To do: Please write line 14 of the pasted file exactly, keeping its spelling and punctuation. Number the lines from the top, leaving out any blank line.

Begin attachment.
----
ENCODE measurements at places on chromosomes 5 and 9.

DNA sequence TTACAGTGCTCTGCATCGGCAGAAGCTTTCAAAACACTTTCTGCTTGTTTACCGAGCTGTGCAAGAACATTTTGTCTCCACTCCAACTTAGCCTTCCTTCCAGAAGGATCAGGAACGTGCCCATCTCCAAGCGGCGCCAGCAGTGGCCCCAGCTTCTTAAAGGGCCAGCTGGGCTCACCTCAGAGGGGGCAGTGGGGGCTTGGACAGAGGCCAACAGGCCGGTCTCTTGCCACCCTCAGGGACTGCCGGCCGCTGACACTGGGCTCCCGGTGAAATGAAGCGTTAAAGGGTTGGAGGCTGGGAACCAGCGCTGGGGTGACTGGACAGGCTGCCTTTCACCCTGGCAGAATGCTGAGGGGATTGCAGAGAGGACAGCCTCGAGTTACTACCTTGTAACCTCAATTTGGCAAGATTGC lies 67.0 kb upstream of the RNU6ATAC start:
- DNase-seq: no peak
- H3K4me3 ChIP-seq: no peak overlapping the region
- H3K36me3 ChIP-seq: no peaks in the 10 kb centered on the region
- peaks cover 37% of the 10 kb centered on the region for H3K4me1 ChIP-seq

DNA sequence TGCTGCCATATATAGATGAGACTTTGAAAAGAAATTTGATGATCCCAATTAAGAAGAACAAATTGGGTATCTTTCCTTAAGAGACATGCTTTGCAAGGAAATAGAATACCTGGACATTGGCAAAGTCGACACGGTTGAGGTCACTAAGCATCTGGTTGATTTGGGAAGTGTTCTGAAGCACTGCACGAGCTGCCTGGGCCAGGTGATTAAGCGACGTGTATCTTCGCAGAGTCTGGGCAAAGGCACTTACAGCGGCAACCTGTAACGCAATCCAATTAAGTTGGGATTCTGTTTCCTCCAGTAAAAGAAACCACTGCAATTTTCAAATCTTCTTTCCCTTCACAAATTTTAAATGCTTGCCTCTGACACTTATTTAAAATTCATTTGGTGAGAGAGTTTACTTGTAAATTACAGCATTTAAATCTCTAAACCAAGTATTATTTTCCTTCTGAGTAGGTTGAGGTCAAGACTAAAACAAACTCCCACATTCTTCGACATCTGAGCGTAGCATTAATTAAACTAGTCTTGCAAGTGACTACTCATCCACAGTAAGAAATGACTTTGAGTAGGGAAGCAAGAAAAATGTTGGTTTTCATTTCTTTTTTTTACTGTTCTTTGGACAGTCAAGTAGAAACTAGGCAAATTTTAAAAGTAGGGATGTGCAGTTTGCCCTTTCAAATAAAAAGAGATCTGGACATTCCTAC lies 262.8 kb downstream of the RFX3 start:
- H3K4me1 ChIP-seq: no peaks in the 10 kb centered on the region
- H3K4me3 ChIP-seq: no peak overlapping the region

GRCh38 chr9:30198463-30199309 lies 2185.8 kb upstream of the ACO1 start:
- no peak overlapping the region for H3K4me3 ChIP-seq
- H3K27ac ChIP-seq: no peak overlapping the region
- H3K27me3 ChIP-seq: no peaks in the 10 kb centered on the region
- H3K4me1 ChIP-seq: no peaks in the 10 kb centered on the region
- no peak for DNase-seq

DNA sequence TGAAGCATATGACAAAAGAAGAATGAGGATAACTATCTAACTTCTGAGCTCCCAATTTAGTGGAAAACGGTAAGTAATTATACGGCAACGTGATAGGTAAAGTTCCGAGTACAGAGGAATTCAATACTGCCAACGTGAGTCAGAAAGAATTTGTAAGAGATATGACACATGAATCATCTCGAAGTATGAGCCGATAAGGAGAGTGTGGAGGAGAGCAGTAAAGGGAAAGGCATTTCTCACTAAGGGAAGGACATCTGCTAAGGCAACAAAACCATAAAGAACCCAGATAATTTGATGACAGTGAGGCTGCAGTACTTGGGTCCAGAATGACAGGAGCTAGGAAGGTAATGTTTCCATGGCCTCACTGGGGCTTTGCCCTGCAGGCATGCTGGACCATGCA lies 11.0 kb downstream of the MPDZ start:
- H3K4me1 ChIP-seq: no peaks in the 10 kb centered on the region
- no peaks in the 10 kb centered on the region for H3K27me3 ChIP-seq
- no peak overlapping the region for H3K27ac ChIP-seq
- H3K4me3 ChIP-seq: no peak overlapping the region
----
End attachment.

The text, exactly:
- H3K4me1 ChIP-seq: no peaks in the 10 kb centered on the region